• User equipment: GPS receivers like smartphones and other items that include navigation software. GPS enabled devices can be thought of as an antenna that receives a signal that is emitted from the GPS satellite network and a computer chip that allows the device to process the GPS signal in order to calculate a location.


Does GPS work without data?
  • GPS can be used without having any connection to the internet?
    • Without an internet connection, a user would not be able to access live updates.
    • This is because without a data connection devices will be unable to stream the map onto them.
  • In order to know information like live traffic updates and road blockages, access to a data connection is needed.
  • When connected to the internet, a Smartphone will use a feature that is called Assisted GPS, which uses the location of nearby cell phone towers and other WIFI networks to determine an exact location.
  • A GPS service will not technically work without the internet, but the GPS radio can still be detected via satellites for those occasions where it is not possible to access a data connection.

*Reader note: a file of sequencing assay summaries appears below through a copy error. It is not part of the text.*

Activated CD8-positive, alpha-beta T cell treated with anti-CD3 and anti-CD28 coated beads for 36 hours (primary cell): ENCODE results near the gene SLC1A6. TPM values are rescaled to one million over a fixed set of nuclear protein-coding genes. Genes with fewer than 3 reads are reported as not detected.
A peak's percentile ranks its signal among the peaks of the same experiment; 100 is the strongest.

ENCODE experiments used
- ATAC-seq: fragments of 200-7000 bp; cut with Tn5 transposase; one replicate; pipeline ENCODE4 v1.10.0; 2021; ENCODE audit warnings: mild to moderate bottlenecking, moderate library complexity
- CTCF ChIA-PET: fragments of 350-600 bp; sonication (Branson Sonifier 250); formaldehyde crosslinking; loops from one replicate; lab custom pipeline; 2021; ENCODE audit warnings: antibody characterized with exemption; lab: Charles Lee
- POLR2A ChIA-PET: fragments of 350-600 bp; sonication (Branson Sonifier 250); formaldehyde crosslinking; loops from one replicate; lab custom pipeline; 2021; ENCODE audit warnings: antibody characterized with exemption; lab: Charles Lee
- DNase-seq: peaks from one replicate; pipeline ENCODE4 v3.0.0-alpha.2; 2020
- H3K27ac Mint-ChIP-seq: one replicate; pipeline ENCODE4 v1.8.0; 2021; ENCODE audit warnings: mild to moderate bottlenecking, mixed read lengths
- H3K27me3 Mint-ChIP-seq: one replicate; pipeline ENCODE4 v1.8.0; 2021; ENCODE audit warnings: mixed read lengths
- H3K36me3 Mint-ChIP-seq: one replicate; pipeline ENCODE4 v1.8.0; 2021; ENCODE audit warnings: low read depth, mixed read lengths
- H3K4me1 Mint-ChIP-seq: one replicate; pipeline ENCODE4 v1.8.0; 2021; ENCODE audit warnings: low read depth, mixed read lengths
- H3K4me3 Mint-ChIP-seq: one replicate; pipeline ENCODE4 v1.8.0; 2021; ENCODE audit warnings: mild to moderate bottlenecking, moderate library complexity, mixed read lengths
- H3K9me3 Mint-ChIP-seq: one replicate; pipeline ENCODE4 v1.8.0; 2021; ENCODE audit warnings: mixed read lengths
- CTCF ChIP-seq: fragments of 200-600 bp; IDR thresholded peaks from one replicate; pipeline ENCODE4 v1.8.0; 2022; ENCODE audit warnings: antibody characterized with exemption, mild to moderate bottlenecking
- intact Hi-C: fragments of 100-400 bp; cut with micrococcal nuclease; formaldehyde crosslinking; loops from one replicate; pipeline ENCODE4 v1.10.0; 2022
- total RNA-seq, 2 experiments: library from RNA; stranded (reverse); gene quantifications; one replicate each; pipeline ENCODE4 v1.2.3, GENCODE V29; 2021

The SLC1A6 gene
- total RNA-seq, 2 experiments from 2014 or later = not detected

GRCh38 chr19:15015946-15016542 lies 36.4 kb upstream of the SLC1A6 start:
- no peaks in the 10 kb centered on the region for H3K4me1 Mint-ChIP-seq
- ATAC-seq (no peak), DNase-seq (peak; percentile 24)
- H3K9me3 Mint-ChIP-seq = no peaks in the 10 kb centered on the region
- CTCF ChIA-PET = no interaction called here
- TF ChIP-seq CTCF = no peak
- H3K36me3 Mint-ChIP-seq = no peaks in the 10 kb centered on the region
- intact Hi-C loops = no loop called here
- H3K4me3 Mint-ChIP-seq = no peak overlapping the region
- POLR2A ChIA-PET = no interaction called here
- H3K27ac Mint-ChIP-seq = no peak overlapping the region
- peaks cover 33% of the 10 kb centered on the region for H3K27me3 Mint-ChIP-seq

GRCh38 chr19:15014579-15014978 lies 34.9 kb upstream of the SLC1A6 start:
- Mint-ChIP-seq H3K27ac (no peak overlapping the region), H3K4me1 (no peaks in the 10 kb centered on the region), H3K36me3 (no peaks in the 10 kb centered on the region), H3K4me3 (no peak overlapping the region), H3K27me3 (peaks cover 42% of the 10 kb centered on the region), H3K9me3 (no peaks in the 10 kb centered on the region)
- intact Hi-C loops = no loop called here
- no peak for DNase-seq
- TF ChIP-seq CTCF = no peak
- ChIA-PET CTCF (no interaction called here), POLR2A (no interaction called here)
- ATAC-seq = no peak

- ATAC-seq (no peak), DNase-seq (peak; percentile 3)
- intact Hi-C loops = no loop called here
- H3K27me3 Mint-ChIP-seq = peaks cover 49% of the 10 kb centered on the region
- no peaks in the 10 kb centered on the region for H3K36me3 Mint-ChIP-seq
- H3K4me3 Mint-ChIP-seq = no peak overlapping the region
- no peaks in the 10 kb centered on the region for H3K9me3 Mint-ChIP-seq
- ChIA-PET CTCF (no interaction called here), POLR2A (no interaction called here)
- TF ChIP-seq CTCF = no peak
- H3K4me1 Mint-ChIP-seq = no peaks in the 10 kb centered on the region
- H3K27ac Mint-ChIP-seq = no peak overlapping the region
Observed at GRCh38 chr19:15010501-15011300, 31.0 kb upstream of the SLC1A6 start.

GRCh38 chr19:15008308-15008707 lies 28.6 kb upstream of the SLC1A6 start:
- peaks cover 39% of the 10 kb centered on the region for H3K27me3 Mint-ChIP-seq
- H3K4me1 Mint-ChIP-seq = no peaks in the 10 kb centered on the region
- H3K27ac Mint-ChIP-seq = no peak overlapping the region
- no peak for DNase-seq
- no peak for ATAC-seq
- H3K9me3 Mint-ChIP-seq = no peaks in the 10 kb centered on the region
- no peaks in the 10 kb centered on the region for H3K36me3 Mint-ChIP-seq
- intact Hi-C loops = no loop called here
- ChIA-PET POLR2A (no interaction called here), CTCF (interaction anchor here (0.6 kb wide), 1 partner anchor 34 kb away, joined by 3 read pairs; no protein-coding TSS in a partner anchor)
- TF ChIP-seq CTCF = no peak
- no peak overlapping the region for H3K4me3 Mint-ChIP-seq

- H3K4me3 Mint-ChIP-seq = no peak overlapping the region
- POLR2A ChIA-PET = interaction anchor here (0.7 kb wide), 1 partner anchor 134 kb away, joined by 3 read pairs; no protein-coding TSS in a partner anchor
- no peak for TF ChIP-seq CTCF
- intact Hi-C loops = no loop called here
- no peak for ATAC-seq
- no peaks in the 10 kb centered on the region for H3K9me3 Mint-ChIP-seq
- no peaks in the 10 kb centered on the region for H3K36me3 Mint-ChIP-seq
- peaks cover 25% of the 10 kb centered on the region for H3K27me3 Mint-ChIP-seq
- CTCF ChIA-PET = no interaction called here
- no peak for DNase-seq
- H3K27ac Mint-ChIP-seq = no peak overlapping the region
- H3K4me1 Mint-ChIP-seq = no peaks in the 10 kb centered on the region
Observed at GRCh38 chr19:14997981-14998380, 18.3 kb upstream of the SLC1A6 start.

• It will take much longer for a phone to figure out where a user is this way, and the accuracy can depend on the terrain and the location.
  • The GPS feature will still work, but perhaps will not always be as accurate as liked.



An Open-Sourced Standard

Towards equity of opportunity

Why an Open Standard?

Wayfindr open standard

  • When individuals and organisations get behind a purposeful vision, solutions to what previously seemed like big challenges become attainable.
  • The aim is that this Open Standard will help lower the barrier for built-environment owners and digital navigation services to make their environments, products and services inclusive from the outset as technology continues to weave into our cities.